From SABR member John Tenney at Base Ball in Arid Land on December 3, 2014:
December is here! With all of the hustle and bustle of the Holidays upon us, we turn back towards one of the earliest towns to support a base ball nine – Tombstone. Originally a boom town for silver mines founded in 1878 near the San Pedro River, had seen by January of 1881 a town growing at a rapid pace complete with two newspapers, an opera house, saloons and hotels for weary travelers.
Amongst the holiday entertainments offered was base ball, the emerging national game. In February of 1881, a fore runner of the club featured below would receive a challenge from the Tucson B.B.C. printed in the pages of the Tombstone Epitaph and also appearing as far as the Arizona Weekly Gazette in Phoenix. It took the rest of the year for the boys in Tombstone to organize a full club despite the constant taunting supplied by newspapers in Tucson and Phoenix. The Tucson and Tucson clubs wouldn’t face each other on the diamond to settle the score until May 12, 1882. Tombstone, led by mining engineer George S. Rice, would lose the opening match to Tucson, after a hard fought affair that saw the end of the match – bottom of the 9th inning specifically, post-poned until the next day due to darkness. The delay did little to change the fortunes of the valiant ballists from Tombstone. They eventually acknowledged defeat by a final tally of 22 to 14. The game report printed on the next day by the Arizona Daily Star heralded the match as a “Great Base Ball Contest” going on to credit both clubs for their tenacity and courage displayed on the diamond.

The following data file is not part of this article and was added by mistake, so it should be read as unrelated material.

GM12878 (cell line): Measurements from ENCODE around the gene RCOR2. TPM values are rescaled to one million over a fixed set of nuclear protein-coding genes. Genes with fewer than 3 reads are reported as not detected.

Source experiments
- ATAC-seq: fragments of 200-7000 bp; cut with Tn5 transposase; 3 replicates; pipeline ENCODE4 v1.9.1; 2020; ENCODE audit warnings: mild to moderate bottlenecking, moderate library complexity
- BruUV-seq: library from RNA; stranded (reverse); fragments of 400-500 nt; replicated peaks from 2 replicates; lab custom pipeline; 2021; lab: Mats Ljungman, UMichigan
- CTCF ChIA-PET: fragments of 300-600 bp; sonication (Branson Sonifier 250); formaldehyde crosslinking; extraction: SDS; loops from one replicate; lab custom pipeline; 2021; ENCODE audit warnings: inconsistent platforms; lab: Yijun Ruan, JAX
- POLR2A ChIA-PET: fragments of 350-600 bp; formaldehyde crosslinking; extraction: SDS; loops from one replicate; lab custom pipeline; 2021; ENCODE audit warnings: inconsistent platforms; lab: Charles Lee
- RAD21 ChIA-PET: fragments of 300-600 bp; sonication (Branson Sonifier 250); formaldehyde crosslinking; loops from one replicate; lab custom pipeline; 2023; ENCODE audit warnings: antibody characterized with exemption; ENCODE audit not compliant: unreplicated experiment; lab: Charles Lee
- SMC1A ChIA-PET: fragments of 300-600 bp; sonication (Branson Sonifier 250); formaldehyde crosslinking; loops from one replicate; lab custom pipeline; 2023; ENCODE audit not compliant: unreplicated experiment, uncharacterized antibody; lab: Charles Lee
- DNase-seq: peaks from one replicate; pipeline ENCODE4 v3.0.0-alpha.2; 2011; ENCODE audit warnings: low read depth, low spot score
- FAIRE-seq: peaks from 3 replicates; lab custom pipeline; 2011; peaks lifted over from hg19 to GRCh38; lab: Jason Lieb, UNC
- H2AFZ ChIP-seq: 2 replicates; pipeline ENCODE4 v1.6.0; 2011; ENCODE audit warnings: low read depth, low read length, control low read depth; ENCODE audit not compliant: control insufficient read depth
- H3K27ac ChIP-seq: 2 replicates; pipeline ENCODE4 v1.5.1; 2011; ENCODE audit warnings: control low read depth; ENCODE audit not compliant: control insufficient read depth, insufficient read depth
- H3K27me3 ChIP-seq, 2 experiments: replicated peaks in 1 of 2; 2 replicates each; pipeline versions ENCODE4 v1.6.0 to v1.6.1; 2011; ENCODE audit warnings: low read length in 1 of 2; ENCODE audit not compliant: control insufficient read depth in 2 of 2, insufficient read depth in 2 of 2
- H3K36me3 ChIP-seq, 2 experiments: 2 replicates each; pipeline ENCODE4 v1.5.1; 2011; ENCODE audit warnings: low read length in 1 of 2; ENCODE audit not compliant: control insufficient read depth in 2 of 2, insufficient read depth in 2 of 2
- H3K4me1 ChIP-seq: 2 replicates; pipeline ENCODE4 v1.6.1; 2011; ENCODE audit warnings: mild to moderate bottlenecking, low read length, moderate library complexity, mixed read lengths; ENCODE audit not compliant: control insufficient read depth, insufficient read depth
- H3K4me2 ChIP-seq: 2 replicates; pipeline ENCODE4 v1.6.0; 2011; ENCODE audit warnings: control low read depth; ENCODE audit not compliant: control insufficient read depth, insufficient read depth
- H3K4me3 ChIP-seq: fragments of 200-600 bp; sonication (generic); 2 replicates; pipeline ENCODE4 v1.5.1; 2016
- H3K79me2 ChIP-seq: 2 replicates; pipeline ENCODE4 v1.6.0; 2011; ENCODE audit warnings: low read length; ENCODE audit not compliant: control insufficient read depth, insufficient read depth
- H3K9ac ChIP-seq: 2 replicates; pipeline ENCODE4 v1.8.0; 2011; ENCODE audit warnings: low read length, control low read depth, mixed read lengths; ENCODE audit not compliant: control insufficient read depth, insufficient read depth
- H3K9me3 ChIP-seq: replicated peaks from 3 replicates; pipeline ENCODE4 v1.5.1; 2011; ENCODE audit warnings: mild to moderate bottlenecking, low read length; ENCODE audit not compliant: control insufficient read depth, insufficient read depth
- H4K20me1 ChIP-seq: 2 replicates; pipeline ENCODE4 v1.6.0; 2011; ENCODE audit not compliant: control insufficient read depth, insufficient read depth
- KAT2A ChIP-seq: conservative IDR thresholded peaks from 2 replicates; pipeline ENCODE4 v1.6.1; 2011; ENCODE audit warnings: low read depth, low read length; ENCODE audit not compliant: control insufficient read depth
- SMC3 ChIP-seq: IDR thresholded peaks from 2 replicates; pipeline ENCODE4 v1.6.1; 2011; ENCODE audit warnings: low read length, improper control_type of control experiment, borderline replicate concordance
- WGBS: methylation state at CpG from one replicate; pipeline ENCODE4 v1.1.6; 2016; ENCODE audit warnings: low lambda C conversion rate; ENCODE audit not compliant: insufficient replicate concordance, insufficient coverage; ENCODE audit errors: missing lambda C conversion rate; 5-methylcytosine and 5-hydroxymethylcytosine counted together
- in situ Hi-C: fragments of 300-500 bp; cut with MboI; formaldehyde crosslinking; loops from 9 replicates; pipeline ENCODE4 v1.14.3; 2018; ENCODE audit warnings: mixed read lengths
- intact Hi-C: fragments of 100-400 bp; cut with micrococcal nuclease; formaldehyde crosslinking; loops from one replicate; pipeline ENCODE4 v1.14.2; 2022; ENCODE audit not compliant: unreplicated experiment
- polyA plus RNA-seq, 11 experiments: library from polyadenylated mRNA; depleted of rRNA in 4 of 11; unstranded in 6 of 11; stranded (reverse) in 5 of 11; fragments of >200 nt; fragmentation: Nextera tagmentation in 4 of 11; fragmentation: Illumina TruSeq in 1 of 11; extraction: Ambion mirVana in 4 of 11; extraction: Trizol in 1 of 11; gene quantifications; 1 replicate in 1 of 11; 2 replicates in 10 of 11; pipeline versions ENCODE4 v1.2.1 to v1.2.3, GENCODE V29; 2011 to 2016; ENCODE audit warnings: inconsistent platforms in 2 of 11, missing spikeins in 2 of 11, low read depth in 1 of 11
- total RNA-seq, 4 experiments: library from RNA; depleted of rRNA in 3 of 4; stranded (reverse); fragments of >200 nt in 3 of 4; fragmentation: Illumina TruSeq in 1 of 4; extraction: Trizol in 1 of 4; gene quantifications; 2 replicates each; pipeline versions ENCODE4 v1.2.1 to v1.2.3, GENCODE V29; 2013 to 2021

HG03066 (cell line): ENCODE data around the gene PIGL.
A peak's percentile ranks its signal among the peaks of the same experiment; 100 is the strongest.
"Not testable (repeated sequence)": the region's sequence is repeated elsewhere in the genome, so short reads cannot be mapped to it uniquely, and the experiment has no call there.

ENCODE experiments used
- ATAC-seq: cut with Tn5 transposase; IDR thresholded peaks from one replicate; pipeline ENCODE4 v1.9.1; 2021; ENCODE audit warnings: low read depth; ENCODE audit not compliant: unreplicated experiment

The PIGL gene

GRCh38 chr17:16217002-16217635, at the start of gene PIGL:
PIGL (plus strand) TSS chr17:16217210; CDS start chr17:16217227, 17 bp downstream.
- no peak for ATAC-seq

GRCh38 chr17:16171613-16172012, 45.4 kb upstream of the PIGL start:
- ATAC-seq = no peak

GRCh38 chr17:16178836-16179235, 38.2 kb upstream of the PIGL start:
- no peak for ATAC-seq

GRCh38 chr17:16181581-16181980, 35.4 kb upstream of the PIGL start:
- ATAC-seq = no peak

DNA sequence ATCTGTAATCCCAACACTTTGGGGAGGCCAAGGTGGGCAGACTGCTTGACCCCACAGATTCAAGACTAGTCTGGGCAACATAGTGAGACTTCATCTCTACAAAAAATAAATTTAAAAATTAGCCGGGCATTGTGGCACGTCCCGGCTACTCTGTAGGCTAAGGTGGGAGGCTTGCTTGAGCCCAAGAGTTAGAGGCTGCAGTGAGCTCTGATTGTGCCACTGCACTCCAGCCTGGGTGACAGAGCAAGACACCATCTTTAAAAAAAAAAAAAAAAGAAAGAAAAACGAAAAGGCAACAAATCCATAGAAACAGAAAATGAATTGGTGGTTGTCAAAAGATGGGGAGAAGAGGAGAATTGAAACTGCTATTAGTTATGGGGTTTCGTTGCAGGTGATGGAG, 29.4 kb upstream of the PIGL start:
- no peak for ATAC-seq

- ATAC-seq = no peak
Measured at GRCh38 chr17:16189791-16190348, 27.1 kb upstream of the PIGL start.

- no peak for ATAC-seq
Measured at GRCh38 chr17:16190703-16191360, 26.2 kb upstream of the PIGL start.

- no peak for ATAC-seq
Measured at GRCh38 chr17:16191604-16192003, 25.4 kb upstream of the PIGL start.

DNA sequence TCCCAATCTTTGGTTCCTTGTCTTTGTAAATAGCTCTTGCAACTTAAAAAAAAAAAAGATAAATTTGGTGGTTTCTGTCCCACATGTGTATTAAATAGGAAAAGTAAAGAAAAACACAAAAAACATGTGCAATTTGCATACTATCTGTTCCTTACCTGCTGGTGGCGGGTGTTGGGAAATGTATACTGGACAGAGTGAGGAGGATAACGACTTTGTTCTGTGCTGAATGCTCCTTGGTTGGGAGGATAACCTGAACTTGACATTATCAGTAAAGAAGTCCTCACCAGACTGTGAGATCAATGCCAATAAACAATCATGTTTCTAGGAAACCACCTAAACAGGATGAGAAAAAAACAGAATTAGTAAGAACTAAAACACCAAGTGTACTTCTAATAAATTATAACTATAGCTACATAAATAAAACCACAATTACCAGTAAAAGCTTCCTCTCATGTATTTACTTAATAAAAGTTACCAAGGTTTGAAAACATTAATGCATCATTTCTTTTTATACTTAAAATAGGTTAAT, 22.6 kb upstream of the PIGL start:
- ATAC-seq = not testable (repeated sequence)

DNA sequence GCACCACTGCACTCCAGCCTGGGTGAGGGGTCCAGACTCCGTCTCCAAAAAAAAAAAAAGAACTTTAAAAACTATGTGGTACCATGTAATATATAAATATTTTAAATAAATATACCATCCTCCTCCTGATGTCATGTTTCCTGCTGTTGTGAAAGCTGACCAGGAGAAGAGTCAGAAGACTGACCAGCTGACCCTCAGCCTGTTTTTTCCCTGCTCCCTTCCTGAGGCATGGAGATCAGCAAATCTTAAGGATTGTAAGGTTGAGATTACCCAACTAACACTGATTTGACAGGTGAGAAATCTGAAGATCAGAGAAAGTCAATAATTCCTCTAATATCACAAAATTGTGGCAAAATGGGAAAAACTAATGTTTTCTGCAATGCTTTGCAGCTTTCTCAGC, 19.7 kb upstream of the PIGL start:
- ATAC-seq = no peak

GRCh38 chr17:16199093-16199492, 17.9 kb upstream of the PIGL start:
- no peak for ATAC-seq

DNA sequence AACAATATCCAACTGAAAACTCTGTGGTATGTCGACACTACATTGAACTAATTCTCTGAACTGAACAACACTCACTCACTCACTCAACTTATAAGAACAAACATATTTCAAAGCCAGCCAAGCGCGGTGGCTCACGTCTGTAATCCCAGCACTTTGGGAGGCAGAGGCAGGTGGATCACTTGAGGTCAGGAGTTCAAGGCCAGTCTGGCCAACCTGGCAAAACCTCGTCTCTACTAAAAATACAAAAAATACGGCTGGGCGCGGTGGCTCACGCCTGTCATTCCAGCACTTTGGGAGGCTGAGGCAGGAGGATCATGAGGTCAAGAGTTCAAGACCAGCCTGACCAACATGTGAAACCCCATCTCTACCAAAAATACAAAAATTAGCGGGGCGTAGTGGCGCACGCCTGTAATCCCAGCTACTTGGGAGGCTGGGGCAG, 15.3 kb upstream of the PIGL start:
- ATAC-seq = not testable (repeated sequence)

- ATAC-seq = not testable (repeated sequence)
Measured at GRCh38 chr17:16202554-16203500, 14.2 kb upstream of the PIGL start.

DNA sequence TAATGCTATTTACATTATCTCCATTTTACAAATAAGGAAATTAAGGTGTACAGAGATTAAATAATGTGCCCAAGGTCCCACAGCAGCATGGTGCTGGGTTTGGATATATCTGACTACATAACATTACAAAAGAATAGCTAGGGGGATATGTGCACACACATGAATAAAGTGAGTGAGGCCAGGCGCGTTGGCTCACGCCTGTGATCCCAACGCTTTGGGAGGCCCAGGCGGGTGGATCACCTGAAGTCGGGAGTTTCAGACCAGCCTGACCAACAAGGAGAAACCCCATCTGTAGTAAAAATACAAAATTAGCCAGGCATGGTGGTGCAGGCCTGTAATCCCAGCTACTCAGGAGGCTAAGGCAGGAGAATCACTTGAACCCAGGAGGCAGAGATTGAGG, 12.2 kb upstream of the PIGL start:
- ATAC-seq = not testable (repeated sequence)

Read the full article here: http://baseballinaridland.blogspot.com/2014/12/baseball-and-christmastime-in-tombstone.html
Originally published: December 3, 2014. Last Updated: December 3, 2014.